I started meditation at a time where I suffered from some burnout and a short depression, so my initial goal was just to improve my mood, be more positive and less worked up about things. So during the first couple of months, I meditated with the mantra "calm and content", just repeating these words, as in "I am calm and content", because that's the state of mind I wanted to achieve. If you also want to try, just sit comfortably, close your eyes and thinking "calm" when breathing in, and "content" when breathing out. (If the phrase "I am calm and content" sounds like a lie to you, because your currently aren't, you can simply replace it with "I want to be calm and content". Whatever makes you not being calm might be truly unnerving, but it's the purpose of meditation to let go of such things for the moment of meditating and find the calm within yourself. Usually, when you open your eyes after that exercise, the outer non-calm will also have subsided a bit.)
After the first couple of months I stopped using my mantra and just meditated by concentrating on my breath or by "observing my thoughts" (a technique I learned from a fellow meditator in Berlin). Observing thoughts is very interesting, but it is also an invitation to get carried away by one's thoughts, so it's very important to notice this and go back to more basic forms of meditation where I just concentrate on breath and practice my focus on this.
Although I didn't use the mantra any more, it was still my motto and my main intention for meditation. That's why now, after one year of progress, I decided to focus on a new intention. But before telling you about it, I want to share some of the good outcomes I enjoyed.
First and foremost, meditation really helped me improve my mood. Depression went away, melancholy and lethargy have become far more seldom guests. And I think this worked for the following reasons:
- I am doing more things which I enjoy (and do them even if I have to overcome a little getting-off-my-butt resistance)
- I am doing less things which I don't enjoy
- if I have to do something which I don't enjoy, I am more conscious about my mood management, such as motivating myself (basically convince myself more deeply that I just have to get over it) and minimizing the pain by techniques such as breaking up bigger tasks, enjoy small successes, time-boxing work, and minimizing work to just what is necessary to get the job done. (for the last point, I
Now, those are all techniques which I had known about before or they are so banal that you might wonder why it needs meditation to figure those things out? (Like, "do what you enjoy," haha, what else would one do?)
The answer to this is that meditation gives me a better self-awareness which means a much better knowledge of what exactly makes me feel good or feel bad. There's a whole science of "Miswanting" now (term coined by psychologist Daniel Gilbert, here's a paper about it, if you like to read science) and I think that meditation really helps to figure that stuff out. For one example, I don't like grocery shopping a lot and I often procrastinated doing it and tried to compensate by combining it with the pleasant activity of a bicycle tour, buying my groceries on the way back home. But as it turned out, this was a bad strategy: my biorhythm seems to prefer spending most of the day inside (reading, doing housework, cooking, and writing blog articles such as this one) and then go biking rather late in the evening, often coming back in the dark. Combining shopping with biking would mean that I can't bike at my preferred time (because shops will be closed on the way back and I don't want to shop on the way out and carry all my groceries through the summer heat for hours) and it also means that I can't go far away from the city, because I have to plan the route such that a store is on the way back.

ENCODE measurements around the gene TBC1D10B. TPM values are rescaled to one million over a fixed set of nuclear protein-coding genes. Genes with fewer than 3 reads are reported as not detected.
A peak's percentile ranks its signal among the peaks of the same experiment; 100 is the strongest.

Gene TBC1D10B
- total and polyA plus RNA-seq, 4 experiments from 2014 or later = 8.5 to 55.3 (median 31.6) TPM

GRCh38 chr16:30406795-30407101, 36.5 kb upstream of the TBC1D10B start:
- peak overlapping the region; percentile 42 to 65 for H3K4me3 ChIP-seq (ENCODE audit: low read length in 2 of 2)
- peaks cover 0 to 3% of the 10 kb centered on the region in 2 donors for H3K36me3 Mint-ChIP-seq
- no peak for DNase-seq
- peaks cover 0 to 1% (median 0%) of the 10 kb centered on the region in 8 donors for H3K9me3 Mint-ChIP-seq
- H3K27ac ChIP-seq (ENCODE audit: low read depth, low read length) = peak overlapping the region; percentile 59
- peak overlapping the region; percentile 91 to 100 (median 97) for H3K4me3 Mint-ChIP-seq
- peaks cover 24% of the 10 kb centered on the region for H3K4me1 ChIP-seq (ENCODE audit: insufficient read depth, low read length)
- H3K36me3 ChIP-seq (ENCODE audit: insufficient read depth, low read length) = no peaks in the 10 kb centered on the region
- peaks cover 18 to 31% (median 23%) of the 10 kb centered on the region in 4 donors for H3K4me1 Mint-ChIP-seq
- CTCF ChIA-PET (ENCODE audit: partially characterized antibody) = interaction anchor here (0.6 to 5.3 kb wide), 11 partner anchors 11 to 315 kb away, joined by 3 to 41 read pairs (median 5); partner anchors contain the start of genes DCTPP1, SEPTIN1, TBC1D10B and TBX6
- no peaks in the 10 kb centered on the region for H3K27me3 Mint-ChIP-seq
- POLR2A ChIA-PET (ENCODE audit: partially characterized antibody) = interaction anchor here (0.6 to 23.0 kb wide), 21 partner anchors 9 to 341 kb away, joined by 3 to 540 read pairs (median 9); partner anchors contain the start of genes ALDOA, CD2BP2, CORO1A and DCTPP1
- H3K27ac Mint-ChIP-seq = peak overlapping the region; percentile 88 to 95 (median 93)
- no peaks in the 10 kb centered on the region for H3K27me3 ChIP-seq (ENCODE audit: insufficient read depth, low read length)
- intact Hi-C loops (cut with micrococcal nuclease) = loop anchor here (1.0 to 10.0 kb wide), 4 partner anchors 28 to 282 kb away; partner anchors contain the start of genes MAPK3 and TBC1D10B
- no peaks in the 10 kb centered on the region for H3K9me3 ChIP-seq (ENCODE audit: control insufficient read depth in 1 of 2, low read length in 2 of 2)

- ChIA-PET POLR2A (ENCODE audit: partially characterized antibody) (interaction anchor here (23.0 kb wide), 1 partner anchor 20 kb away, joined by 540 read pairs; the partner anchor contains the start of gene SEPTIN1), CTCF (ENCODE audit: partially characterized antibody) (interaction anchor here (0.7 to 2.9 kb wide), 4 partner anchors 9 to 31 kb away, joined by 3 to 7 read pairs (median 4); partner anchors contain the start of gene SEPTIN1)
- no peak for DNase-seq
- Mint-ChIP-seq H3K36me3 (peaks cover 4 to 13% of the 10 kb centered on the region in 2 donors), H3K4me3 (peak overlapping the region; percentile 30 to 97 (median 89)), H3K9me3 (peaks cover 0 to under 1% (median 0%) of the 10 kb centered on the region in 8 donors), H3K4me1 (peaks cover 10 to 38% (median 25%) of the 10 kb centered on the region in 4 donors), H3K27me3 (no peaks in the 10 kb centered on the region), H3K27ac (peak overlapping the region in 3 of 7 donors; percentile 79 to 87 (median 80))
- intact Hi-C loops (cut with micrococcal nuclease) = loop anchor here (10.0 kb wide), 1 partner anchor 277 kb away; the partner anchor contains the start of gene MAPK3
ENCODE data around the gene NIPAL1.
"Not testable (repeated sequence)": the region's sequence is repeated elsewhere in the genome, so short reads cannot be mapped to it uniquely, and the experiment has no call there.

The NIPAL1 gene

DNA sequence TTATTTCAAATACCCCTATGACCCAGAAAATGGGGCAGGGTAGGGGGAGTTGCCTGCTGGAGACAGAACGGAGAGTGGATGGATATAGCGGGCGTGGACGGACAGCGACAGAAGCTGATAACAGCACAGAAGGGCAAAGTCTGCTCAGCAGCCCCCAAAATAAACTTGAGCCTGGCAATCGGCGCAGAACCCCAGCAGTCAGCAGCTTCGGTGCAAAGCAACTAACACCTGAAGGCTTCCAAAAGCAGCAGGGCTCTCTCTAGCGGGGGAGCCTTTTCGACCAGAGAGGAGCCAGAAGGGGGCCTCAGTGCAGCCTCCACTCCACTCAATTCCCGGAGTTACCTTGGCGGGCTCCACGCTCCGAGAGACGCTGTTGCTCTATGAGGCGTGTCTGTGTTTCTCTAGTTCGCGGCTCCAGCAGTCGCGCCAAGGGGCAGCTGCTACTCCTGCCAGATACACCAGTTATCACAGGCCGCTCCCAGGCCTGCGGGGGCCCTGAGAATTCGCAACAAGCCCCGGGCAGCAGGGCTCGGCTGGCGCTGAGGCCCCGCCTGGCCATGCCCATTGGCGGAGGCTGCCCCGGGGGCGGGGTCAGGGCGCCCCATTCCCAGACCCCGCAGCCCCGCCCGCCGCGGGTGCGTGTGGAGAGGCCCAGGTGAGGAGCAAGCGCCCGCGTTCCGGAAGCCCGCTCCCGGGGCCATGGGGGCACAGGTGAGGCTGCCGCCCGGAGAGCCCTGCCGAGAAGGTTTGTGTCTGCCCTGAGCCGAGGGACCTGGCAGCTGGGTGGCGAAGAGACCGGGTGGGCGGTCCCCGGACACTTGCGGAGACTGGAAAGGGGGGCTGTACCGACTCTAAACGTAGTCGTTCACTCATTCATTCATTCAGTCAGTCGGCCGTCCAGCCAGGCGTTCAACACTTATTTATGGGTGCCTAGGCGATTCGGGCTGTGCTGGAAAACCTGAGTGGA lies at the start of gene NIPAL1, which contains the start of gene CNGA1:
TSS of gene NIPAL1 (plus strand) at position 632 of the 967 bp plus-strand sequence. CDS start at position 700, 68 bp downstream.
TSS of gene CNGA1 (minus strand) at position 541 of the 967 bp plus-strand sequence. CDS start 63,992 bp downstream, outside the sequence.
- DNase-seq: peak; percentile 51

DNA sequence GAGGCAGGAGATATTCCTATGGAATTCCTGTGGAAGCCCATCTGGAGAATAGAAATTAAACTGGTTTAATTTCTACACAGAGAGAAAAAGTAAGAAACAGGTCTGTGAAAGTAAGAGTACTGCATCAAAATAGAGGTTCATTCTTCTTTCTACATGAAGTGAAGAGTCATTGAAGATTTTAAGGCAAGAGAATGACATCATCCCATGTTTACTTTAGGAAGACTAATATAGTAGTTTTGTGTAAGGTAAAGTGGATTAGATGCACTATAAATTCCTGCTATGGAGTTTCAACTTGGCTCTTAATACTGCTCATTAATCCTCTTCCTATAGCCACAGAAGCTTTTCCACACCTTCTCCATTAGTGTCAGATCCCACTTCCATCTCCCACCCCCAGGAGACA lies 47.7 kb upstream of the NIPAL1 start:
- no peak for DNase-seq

In the past, all those complications just demotivated me to go out at all and I didn't really know why. Now I know and I combine grocery shopping with other activities, such as grabbing a quick lunch outside. And for biking, I now more often invest some time on a train to go a little farther away from the city. Or I head directly towards the shortest and nicest way out of the city.
To conclude, I think that I am now somewhat more calm and definitely more positive and happy! Choosing my next meditation goal was very easy, because there are two other basic skills or attributes mentioned in the book, which seemed to be particularly lacking in my life. Therefore I decided to work during the next six months to improve my concentration and my resilience. But more on that in another post.
(By the way, I am planning this for six months because that's my preferred mid-term planning horizon ever since I read Tim Ferris' "Four-hour work-week". It's not that profound a book, but has some interesting tips nevertheless. So I try to plan almost nothing ahead of those six months, because I think when you do really adventurous and great things, they will change yourself so much that after six months, your priorities will be quite unpredictable from now. I find it quite funny to think that "agile software development" teaches something very similar: after each iteration delivered to the customers, you'll get new problems and desires which you couldn't have planned for at the beginning, that's why you should aim for short delivery cycles. But anyway, that's why just six months!)